Not everyone wants to see the pictures of the dead bin Laden. There are those that believe in keeping them confidential so as not to martyr him further. Giving him a burial at sea made sense, because there would be no gravesite at which to mourn, no large crowds of demonstrators to make pilgrimages there. Those that are not frothing-at-the-mouth conspiracy theorists have no need for proof that he is dead (I wonder if people would be demanding to see the pictures or birth certificates if President Bush, a white man, was commander-in-chief). And maybe there are others who may have different reasons for not wanting to see those pictures.
A long time ago, I knew a soldier in one of the elite branches of the military. “Mess with the best, die like the rest” was their slogan. He was young and impressionable and untested in battle when he went through the training; first jump school and then sniper school. It was before the fall of the iron curtain and he joked, “Kill a commie for mommy.”
A few months after he graduated and earned his wings, he was scheduled to come home for a Christmas break.
There was a small blip on the news the day of his scheduled arrival. The U.S. had invaded Panama, a seemingly insignificant country. I called his mother. “Are you sure he is coming home?” I asked. “We invaded Panama early this morning.”
“He said he’d be here. He’ll be here.”
“Have you heard from him?” I asked.
“No. But he’ll be here.”
I am not sure if it was willful denial that caused his family to slog through the snow and drive to the airport and wait for him at the gate, back when such things were still within the realm of the possible pre-terrorist attacks and color-coded pre-recorded warnings that were forever stuck on orange. As the passengers filed off the plane and the waiting area emptied, he was not among them. His mother, thinking there was a mistake, asked the gate agent to check the plane and see if anyone was still on it. Perhaps he was in the bathroom or struggling with a bag.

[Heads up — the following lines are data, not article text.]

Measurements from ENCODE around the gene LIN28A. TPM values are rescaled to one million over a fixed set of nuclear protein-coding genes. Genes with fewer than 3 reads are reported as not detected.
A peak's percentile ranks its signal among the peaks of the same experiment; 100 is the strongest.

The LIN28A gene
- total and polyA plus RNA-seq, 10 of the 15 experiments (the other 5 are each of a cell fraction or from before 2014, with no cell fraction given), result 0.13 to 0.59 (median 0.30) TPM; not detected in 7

He was not there.
Like that, he had disappeared.
For a month his mother sat glued to the sofa, watching the endless reels of CNN. She learned the first point of invasion was the airport. There were firefights in the slums while the president holed up in his palace, refusing to surrender. Psychological warfare, not unlike that used by most teenagers on their parents, was employed, as troops blared rock music endlessly, speakers pointed at the palace.
Through it all his mother drank, smoked endless packs of cigarettes, and placed calls to his command station expecting answers to her questions about his whereabouts and of course getting none. It was, after all, a military invasion. Why she thought the U.S. Army would share classified information about troop movements and staffing with a soldier’s mother was a mystery. Perhaps she just needed to talk to someone there, to feel a sense of connection. When she got nowhere, she grabbed a few minutes of exhausted sleep, her head near the phone. She ignored the answering machine and refused to leave the house. She was falling apart. It was a sharp contrast to the beaming mother who stood by his side at his graduation. What did she think? He was an elite soldier. An Army Ranger. They fight. They kill. They get killed. That is the deal. No one thinks about the deal when they sign the papers.
He later told the story. Helicopters dropped the battalion and motorcycles into trees. They were chuteless, so as not to be shot down from the sky. The men hacked the cycles out of the trees and road them to the Rio Hato Airport, where they rained hell. When you own the airport, you own the region. You can land planes and bombers and little birds-helicopters-and make short work of an invasion. It was all done by cover of dark of a new moon on winter solstice, the shortest day of the year, to avoid the lunar illumination of the stealth movements, giving away the invader’s plans as they lunge across the territory.